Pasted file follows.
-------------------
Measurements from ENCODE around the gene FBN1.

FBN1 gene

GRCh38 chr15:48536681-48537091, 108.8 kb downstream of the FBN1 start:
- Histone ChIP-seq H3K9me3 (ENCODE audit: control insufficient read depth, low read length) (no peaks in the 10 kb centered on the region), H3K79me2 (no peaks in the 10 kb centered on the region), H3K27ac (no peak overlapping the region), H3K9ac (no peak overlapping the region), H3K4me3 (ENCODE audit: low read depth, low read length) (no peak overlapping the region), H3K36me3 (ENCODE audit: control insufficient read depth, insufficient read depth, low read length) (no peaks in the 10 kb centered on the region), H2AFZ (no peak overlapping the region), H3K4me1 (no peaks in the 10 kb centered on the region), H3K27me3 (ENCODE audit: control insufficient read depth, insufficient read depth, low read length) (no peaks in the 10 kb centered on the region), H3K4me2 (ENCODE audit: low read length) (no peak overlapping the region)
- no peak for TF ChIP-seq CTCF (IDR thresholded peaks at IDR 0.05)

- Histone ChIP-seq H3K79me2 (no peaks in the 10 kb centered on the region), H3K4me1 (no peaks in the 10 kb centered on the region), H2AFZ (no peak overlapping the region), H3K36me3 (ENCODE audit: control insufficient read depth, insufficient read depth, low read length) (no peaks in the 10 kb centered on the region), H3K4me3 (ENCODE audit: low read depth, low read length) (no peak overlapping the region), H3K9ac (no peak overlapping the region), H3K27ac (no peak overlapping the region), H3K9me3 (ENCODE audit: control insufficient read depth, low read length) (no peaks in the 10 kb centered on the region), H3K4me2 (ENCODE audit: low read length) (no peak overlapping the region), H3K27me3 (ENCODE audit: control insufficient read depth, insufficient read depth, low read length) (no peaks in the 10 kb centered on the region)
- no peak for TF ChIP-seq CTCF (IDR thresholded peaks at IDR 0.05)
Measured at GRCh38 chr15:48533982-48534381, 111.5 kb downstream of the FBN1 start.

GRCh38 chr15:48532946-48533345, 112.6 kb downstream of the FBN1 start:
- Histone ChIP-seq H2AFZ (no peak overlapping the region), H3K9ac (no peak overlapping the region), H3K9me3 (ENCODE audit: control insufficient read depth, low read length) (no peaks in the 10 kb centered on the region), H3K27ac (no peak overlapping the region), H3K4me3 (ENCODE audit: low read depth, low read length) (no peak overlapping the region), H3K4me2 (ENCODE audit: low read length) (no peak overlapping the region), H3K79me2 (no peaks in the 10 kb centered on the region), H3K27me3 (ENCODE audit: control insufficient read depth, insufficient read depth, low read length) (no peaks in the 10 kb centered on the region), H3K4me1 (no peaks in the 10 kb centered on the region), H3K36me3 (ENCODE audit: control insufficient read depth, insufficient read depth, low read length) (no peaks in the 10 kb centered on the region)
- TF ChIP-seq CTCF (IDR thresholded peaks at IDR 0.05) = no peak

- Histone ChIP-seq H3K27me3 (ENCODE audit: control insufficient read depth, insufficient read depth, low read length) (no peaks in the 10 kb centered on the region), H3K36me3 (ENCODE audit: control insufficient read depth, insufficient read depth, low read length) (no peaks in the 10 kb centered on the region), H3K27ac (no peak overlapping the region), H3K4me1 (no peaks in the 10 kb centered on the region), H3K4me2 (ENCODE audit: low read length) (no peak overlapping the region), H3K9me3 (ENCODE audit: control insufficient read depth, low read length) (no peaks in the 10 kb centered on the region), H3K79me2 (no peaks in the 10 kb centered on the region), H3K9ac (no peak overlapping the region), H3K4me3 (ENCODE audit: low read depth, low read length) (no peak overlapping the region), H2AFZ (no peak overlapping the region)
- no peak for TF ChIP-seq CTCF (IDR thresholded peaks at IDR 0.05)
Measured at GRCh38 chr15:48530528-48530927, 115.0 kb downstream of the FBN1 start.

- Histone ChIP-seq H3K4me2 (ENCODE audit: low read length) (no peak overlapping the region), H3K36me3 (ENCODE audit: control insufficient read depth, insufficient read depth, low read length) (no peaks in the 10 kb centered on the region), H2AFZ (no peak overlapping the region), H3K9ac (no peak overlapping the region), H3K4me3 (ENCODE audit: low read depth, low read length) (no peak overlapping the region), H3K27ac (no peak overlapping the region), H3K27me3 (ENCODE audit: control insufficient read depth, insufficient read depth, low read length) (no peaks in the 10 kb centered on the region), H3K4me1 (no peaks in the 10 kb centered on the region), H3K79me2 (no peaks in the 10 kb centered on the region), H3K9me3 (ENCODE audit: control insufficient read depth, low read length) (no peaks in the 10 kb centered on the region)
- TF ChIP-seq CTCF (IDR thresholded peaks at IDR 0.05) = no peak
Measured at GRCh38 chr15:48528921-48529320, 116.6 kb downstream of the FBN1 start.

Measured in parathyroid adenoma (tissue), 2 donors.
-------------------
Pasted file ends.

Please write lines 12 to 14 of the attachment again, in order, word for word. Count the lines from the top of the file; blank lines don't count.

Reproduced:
- Histone ChIP-seq H3K27me3 (ENCODE audit: control insufficient read depth, insufficient read depth, low read length) (no peaks in the 10 kb centered on the region), H3K36me3 (ENCODE audit: control insufficient read depth, insufficient read depth, low read length) (no peaks in the 10 kb centered on the region), H3K27ac (no peak overlapping the region), H3K4me1 (no peaks in the 10 kb centered on the region), H3K4me2 (ENCODE audit: low read length) (no peak overlapping the region), H3K9me3 (ENCODE audit: control insufficient read depth, low read length) (no peaks in the 10 kb centered on the region), H3K79me2 (no peaks in the 10 kb centered on the region), H3K9ac (no peak overlapping the region), H3K4me3 (ENCODE audit: low read depth, low read length) (no peak overlapping the region), H2AFZ (no peak overlapping the region)
- no peak for TF ChIP-seq CTCF (IDR thresholded peaks at IDR 0.05)
Measured at GRCh38 chr15:48530528-48530927, 115.0 kb downstream of the FBN1 start.